WASHINGTON – A new report from the Energy Policy Research Foundation concludes that one of the major obstacles to rapid increases of corn ethanol into the U.S. gasoline pool is the rising cost of ethanol's principal feedstock -- corn.
Corn prices have more than doubled over the past 10 months, an increase considerably greater than the rise in crude prices over the same period. Growing mandates for blending ethanol into the gasoline pool are likely to further increase prices at the pump, researchers conclude.
The report focuses on the Renewable Fuels Standard, a government program that provide subsidies, tax incentives, and regulatory mandates to promote the integration of corn ethanol and other renewable fuels into the national gasoline pool.
The report asserts that U.S. policy requiring growing volumes of ethanol blended into the gasoline pool is now running into two distinct hurdles affecting cost. The first is the rapidly rising cost of corn. Disappointing U.S. corn yields, loss of wheat crops worldwide and increasing domestic and international demand for corn has pushed prices from $3.50/bushel to over $7.50/bushel since the summer of 2010. This has driven up ethanol prices to levels well above the cost of gasoline when adjusted on a GGE (gallon of gasoline equivalent) energy basis, according to researchers.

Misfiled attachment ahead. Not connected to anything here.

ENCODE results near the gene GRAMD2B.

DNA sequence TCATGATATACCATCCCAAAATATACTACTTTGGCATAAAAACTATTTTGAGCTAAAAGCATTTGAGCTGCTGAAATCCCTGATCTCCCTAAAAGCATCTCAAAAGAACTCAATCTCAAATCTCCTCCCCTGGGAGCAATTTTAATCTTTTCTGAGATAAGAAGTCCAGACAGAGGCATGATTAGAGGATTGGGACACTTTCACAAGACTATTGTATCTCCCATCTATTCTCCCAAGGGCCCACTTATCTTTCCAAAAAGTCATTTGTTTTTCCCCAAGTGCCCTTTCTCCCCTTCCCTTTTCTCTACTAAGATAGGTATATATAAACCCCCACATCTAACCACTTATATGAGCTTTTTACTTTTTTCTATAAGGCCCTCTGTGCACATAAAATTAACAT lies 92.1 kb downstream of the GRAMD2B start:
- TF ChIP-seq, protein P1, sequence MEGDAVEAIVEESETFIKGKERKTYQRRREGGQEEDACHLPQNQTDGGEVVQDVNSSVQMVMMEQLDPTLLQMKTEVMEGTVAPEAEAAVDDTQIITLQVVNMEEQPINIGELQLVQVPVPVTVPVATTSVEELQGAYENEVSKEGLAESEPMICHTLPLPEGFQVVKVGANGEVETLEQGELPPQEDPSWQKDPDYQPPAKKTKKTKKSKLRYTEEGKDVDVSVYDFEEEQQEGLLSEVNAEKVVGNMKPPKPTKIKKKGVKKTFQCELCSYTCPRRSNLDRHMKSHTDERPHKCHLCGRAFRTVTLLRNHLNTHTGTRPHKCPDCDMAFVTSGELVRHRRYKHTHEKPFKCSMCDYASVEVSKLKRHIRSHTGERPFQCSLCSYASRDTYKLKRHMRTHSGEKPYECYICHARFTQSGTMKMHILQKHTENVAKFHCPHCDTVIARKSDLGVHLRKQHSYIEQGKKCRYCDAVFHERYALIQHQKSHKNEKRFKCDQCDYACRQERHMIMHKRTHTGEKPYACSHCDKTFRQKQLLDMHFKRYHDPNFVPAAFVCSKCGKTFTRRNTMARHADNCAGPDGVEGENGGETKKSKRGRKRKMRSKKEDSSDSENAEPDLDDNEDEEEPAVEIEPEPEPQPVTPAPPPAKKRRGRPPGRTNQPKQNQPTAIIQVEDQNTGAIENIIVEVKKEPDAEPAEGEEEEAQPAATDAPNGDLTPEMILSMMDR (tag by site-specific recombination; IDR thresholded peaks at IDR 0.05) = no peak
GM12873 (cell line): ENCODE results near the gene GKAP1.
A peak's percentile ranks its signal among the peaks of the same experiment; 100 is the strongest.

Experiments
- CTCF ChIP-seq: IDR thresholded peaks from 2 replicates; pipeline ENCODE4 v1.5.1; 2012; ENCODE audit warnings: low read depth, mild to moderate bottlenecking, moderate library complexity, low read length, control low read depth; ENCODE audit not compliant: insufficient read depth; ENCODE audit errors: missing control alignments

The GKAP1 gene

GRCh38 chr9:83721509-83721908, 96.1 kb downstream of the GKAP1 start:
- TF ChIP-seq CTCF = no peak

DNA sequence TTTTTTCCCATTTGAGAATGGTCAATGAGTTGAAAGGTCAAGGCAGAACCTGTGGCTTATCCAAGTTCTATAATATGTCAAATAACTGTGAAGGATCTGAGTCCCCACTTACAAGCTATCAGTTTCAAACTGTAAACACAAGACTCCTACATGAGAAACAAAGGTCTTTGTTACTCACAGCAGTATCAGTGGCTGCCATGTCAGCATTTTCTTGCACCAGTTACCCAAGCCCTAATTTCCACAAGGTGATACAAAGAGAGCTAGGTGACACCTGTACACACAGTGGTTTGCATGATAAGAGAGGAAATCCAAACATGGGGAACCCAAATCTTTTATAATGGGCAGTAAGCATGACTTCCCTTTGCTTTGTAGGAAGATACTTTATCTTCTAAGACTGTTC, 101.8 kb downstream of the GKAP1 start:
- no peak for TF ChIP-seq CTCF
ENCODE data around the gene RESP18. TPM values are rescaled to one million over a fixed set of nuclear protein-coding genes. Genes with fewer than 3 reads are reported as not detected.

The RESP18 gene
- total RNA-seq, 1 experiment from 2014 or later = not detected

Expanding access for ethanol in the gasoline pool will not solve the cost problem because it cannot provide a cost-competitive alternative to E10, the type of gasoline used by most U.S. motorists, the study concludes.
The Congressional debate over the deficit has highlighted concerns over the cost of ethanol subsidies, now estimated at nearly $6 billion per year to encourage its blending into the gasoline pool. Ethanol also receives other government incentives such as loan and investment guarantees.
The report can be downloaded for free by clicking here.